Behavioural Economics: A Standing Ovation

On Wednesday I listened to one of the best teacher training talks I have heard in over twenty years and five minutes before the end I was contemplating standing up to applaud when it was over ..........

 As the speaker concluded, a colleague I know well and admire stood up and applauded .... I clapped too but from the comfort of my seat - why?

Perhaps a lack of self confidence? Possibly two people on their feet did not provide sufficient safety in numbers - even though the talk was about taking your teaching out of the comfort zone! Would others have joined in? Why did I not have the courage of my convictions?

 

I was reminded of this tonight when preparing some new materials for a behavioural economics course at school - a good group of students have signed up for a twelve week course on many different aspects of this intriguing and fast-growing part of the subject. I will post many of the resources onto the blog and I am hoping that each week students will be researching and blogging about their discussions and reading.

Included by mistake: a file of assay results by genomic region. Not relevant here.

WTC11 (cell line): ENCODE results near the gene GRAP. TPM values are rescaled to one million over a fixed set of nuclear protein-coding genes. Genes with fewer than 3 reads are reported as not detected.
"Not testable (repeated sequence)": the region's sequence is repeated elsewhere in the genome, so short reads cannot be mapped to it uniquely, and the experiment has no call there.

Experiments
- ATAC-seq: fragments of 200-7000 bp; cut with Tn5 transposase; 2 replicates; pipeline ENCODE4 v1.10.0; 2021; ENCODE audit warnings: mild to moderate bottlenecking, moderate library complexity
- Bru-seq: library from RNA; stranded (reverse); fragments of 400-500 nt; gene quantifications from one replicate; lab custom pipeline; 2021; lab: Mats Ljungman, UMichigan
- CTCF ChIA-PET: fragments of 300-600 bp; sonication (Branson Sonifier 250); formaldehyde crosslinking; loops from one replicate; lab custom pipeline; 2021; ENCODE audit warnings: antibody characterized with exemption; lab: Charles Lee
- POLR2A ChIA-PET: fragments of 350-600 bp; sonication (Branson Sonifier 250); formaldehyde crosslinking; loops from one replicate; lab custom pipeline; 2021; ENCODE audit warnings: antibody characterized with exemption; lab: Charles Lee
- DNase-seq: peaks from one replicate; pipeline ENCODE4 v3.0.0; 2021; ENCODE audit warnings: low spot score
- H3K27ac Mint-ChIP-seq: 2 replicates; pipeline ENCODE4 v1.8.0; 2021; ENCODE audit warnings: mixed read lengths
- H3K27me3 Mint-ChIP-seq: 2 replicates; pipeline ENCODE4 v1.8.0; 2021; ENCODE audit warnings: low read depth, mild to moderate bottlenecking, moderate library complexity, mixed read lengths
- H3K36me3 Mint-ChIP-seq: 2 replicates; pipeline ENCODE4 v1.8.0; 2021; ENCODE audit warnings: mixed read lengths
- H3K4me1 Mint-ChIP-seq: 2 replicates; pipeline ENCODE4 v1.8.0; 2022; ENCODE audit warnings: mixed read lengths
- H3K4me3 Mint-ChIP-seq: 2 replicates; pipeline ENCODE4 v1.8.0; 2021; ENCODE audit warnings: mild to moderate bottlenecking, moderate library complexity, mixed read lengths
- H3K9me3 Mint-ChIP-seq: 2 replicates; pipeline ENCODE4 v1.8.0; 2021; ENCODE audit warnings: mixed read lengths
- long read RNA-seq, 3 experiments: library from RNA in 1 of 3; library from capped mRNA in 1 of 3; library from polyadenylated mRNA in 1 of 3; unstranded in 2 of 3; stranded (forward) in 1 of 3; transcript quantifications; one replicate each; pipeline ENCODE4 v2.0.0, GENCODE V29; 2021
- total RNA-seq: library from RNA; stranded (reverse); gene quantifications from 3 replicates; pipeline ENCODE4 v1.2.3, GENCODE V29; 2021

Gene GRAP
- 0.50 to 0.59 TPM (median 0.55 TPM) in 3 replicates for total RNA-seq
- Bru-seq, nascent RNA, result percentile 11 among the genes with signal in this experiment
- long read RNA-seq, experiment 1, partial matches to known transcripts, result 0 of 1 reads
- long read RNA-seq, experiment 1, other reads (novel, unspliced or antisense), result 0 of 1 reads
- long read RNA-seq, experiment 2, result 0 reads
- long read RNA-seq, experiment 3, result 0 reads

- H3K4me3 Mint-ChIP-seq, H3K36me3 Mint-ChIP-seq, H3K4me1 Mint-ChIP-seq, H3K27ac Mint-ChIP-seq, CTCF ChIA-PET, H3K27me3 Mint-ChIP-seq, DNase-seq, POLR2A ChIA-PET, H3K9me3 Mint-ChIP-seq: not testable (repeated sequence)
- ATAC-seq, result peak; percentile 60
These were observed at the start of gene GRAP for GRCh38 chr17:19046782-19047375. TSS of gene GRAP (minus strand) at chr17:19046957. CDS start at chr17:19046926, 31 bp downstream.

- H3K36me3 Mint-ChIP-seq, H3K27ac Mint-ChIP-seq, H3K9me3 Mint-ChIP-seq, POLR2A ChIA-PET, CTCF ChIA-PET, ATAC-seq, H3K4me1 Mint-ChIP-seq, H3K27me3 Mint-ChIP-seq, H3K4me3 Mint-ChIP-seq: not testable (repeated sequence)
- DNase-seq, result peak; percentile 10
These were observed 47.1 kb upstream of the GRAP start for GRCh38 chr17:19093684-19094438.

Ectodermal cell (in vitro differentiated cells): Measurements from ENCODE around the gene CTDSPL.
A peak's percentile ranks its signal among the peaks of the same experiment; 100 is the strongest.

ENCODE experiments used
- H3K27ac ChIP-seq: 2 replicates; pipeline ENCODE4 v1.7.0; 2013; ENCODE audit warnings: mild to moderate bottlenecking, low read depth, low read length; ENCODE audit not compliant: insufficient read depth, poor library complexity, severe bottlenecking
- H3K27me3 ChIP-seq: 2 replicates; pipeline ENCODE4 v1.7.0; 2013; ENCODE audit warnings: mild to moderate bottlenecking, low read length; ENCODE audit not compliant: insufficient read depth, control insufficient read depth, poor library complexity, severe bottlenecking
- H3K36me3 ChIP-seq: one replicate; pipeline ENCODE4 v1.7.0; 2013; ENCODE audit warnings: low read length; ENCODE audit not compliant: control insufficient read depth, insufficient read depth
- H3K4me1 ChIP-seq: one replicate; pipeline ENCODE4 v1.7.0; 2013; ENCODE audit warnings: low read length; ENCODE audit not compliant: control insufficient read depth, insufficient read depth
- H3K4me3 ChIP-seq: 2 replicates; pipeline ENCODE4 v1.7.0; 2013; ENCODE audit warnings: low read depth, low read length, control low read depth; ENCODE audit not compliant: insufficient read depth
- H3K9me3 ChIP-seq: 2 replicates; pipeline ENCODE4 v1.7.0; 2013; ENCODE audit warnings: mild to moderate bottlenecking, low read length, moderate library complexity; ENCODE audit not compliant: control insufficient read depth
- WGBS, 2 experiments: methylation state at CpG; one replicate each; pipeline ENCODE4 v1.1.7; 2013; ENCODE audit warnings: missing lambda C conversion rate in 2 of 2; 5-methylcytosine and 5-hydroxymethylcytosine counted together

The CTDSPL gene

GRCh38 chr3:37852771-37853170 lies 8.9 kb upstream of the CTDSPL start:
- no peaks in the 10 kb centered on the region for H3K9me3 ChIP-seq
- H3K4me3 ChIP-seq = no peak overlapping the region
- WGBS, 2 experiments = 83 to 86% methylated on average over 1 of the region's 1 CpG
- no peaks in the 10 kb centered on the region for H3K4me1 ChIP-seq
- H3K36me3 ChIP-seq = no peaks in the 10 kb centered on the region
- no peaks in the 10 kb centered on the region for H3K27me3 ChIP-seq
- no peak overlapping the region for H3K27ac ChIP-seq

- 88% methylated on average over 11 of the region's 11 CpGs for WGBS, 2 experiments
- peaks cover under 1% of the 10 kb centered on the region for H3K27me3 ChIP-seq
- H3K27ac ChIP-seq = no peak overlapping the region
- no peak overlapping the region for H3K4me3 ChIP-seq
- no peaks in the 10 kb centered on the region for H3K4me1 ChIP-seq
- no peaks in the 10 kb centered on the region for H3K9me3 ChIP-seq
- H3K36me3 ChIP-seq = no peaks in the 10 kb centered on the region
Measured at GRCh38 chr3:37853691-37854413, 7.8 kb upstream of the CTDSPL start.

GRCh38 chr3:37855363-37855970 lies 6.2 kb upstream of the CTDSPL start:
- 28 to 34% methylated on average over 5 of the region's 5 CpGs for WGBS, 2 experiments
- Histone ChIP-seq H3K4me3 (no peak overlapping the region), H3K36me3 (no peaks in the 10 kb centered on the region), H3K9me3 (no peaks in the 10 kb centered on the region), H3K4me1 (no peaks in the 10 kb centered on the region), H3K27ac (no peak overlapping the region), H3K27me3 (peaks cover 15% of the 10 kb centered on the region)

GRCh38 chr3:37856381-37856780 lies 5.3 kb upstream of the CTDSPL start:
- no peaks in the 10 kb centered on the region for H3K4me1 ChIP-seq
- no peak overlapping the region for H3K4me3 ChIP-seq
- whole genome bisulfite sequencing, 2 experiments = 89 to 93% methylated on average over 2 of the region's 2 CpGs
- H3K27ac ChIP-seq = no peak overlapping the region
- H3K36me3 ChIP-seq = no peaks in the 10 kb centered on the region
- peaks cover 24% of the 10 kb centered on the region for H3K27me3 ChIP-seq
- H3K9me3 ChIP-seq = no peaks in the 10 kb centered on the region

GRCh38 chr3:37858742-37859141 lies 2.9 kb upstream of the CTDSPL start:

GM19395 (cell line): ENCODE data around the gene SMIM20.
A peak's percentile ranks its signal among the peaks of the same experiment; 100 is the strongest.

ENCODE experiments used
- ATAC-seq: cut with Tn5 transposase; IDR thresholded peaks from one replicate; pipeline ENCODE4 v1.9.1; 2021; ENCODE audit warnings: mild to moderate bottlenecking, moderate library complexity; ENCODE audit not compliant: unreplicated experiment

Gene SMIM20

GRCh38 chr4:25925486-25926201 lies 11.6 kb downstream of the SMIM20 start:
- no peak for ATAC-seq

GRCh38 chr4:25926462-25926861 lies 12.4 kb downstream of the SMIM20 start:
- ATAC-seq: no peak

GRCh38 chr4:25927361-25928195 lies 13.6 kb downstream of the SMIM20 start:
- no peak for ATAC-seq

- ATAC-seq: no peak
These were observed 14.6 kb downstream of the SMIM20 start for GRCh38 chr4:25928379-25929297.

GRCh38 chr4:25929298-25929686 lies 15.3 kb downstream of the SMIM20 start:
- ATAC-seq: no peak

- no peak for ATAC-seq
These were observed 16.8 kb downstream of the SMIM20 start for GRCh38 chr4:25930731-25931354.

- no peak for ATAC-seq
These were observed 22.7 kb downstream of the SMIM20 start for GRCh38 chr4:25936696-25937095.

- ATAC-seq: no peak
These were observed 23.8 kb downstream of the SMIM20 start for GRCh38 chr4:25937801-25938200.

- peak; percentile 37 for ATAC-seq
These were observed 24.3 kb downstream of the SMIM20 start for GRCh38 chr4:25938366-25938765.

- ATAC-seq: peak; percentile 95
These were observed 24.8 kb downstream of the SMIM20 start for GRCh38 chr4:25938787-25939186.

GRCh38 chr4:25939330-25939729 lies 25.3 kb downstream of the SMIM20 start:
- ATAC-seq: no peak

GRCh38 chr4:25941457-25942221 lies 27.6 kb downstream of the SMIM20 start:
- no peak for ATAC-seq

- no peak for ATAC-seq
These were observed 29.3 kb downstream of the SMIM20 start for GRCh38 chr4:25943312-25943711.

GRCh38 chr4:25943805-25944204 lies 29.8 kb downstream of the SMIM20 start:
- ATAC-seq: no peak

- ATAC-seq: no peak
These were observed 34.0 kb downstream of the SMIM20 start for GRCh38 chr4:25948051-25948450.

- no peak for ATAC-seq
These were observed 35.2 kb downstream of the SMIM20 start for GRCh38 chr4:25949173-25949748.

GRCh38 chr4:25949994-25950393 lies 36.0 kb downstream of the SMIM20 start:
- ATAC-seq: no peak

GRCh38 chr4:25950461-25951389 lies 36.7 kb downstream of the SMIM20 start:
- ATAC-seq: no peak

Choosing whether or not to stand up to applaud ought to be a simple decision but in truth it is a complex one. All of us live in multiple real social networks, we see and hear what others are doing, much behaviour is driven by a herd instinct. There was a marvellous example of this a few days ago when Jonnie Peacock won the 100m final at the London Paralympics. Remember how the whole crowd roared his name just before they went to their marks? And then the silence ahead of the starting gun.

I am normally the last person to stop applauding when I like something and I love to hear and feel the rhythms of applause at sporting events, concerts, farewells for colleagues and in public meetings. Next time I will be the first to stand up!

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Head of Business & Economics

Eastbourne College, Eastbourne, East Sussex

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